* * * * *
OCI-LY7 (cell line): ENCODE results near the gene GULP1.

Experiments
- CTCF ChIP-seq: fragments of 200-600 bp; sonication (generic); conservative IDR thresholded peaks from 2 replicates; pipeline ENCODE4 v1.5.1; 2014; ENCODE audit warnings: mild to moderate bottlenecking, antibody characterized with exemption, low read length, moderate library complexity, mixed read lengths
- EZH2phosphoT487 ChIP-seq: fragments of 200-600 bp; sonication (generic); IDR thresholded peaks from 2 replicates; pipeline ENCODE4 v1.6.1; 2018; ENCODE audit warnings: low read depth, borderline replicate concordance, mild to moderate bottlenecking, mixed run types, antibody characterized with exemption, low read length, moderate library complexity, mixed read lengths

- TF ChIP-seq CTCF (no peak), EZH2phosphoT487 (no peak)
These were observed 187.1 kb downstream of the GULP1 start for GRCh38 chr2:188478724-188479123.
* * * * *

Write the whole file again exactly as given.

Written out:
OCI-LY7 (cell line): ENCODE results near the gene GULP1.

Experiments
- CTCF ChIP-seq: fragments of 200-600 bp; sonication (generic); conservative IDR thresholded peaks from 2 replicates; pipeline ENCODE4 v1.5.1; 2014; ENCODE audit warnings: mild to moderate bottlenecking, antibody characterized with exemption, low read length, moderate library complexity, mixed read lengths
- EZH2phosphoT487 ChIP-seq: fragments of 200-600 bp; sonication (generic); IDR thresholded peaks from 2 replicates; pipeline ENCODE4 v1.6.1; 2018; ENCODE audit warnings: low read depth, borderline replicate concordance, mild to moderate bottlenecking, mixed run types, antibody characterized with exemption, low read length, moderate library complexity, mixed read lengths

- TF ChIP-seq CTCF (no peak), EZH2phosphoT487 (no peak)
These were observed 187.1 kb downstream of the GULP1 start for GRCh38 chr2:188478724-188479123.